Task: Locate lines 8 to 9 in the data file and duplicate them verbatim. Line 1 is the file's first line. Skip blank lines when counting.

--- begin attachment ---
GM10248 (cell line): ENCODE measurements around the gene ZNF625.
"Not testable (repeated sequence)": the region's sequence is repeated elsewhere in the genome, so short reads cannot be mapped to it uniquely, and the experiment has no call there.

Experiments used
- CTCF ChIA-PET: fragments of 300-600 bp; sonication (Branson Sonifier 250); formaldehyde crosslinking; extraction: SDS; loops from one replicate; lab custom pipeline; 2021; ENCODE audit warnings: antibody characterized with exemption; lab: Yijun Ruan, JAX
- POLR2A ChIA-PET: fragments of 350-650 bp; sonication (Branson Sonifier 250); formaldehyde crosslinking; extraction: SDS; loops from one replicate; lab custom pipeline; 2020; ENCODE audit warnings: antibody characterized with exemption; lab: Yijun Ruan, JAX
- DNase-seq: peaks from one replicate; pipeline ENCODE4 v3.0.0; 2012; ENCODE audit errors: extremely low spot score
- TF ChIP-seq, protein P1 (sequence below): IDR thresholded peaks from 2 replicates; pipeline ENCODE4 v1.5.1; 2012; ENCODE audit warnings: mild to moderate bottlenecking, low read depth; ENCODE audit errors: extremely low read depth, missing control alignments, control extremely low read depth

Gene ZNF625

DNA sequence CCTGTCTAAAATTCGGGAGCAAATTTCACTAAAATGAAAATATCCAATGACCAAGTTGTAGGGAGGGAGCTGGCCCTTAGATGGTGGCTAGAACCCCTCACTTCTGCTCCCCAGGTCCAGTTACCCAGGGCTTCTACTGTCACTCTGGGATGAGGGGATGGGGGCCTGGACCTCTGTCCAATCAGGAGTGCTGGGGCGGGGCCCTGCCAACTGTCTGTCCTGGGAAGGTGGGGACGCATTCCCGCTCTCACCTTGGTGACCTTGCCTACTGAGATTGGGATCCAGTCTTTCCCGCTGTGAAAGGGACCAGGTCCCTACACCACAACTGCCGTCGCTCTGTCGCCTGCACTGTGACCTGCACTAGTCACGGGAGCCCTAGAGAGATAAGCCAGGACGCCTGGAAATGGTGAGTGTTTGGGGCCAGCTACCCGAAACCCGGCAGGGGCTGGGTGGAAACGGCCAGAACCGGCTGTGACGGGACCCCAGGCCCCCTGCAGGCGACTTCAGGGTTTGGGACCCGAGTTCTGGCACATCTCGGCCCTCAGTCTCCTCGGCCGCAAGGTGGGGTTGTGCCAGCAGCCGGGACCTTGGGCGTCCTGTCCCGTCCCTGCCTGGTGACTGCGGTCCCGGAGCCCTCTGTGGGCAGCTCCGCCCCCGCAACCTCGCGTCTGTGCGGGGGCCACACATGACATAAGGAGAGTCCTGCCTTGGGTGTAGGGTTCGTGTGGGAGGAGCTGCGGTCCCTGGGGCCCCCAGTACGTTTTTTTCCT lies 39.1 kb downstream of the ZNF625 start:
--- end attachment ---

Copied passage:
Gene ZNF625

DNA sequence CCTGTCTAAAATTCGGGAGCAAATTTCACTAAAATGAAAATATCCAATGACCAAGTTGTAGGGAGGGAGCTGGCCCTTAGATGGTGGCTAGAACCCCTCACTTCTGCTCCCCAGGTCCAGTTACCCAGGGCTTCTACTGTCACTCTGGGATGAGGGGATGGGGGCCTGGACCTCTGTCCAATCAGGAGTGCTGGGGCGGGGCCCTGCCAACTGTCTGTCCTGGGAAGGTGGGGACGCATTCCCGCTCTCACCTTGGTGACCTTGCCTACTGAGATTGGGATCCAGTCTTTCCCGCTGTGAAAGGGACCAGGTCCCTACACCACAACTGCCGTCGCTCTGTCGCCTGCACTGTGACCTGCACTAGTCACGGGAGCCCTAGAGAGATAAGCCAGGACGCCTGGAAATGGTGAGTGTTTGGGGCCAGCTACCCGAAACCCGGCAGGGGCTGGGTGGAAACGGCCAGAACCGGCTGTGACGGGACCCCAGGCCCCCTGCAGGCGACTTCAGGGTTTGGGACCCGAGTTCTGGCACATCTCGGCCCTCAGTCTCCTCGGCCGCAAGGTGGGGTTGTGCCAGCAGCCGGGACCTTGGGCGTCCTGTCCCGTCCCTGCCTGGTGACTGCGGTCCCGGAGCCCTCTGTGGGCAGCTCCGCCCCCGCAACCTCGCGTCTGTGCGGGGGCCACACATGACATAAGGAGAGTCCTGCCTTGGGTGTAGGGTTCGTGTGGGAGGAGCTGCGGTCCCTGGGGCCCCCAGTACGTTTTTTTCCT lies 39.1 kb downstream of the ZNF625 start: